It’s a miracle I’m alive to tell you about “Betty Before X.” I listened to it as an audiobook, flying south on Connecticut’s winding Merritt parkway in the dark, well over the speed limit, with tears pouring down my face.
ABOUT THE BOOK: This wonderful historical retelling of the life of Betty Dean Sanders (later the wife of Malcom X, among MANY other achievements) is heart-warming, shocking, sad, and funny. I loved it because it offered the domestic and peer-centric warmth of a middle grade novel while simultaneously imparting a great deal of biographical and historical information. Like the proverbial spoonful of sugar, it helps the medicine of the early years of the civil rights movement go down. Written by one of Betty’s daughters, Ilyasah Shabazz—along with powerhouse novelist Renée Watson—it is well-structured, pacey and beautifully told.
Betty Dean Sanders was a person of great strength and character, even from a young age, and readers will find much to be inspired by in this book. Like most middle graders, she had a smashing mix of fearlessness and vulnerability, and here it is writ large against many circumstances beyond her control.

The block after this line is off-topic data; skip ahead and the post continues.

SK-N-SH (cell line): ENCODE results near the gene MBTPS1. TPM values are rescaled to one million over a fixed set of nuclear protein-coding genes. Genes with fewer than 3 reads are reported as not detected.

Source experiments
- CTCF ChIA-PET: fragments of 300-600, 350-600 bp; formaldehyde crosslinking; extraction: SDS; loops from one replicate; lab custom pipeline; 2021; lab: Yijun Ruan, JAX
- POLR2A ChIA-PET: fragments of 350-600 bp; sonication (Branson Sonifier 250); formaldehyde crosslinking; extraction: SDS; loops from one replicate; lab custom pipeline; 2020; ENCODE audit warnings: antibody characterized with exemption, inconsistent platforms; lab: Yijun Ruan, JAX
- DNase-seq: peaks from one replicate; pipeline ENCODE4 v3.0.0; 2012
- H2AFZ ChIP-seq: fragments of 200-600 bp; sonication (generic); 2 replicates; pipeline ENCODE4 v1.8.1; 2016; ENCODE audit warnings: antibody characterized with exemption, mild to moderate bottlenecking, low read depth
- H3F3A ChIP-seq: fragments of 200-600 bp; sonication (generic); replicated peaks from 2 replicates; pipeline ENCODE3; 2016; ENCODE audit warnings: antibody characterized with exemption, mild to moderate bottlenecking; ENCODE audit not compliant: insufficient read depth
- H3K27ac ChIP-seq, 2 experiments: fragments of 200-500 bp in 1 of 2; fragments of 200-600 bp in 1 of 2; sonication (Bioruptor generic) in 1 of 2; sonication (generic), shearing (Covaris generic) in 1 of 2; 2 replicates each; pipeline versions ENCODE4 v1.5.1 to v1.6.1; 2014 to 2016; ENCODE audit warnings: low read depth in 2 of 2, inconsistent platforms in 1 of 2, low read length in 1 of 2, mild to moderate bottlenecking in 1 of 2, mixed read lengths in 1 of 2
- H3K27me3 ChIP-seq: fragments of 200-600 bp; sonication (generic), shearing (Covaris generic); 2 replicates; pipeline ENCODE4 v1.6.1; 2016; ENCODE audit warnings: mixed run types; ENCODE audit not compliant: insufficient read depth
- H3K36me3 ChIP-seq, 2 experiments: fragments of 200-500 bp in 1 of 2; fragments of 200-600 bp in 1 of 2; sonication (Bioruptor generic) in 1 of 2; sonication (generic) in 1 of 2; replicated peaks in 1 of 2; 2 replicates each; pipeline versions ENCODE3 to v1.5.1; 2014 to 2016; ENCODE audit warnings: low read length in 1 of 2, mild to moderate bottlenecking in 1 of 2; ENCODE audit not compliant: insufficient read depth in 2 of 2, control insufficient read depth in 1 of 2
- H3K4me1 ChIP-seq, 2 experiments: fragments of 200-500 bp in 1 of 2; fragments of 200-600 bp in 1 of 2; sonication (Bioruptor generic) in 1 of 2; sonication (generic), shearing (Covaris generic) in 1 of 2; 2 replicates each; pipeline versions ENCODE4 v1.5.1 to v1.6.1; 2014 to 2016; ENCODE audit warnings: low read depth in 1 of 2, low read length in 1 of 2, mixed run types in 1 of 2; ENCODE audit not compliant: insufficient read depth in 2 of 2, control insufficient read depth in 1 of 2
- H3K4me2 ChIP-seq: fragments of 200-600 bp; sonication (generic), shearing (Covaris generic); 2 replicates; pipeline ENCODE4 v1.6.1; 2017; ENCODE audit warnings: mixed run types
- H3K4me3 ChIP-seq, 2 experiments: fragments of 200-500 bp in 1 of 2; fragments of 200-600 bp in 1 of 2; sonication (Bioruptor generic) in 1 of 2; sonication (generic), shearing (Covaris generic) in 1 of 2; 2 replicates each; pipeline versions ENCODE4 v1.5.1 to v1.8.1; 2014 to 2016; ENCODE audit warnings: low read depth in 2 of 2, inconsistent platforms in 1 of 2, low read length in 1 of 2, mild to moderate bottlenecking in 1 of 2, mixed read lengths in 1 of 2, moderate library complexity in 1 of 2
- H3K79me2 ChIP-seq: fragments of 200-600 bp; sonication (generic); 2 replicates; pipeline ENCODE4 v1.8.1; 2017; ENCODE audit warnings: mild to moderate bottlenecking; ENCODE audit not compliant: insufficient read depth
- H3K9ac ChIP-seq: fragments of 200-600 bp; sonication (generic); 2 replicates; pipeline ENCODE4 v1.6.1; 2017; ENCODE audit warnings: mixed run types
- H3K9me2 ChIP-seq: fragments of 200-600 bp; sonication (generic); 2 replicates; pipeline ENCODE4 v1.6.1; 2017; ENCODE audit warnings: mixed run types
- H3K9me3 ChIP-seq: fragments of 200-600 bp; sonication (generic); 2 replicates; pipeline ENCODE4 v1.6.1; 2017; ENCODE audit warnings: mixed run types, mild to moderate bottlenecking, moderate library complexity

Bounced around from one household to another, Betty ultimately chooses new parents for herself as a tween, and then models herself on their brave, charitable, upstanding characters. It is a great choice by Betty, and one that lands her squarely in the lap of the beginnings of Detroit’s civil rights movement. Her rise as an activist was inevitable, based on her character, but it was her foster parents who guided her to her cause.
Though the story is lightly fictionalized to make it flow, the end of the book has twenty pages of actual historical information (including a timeline) that give readers the facts. They also make it useful for research, reference, and in-school use.
WHY I READ IT: This was a pick in my middle grade book club but I’d been meaning to read something by Renée Watson for a while. I will now eagerly look into her other work.
WOULD I RECOMMEND IT: Wholeheartedly yes, and especially for schools and libraries.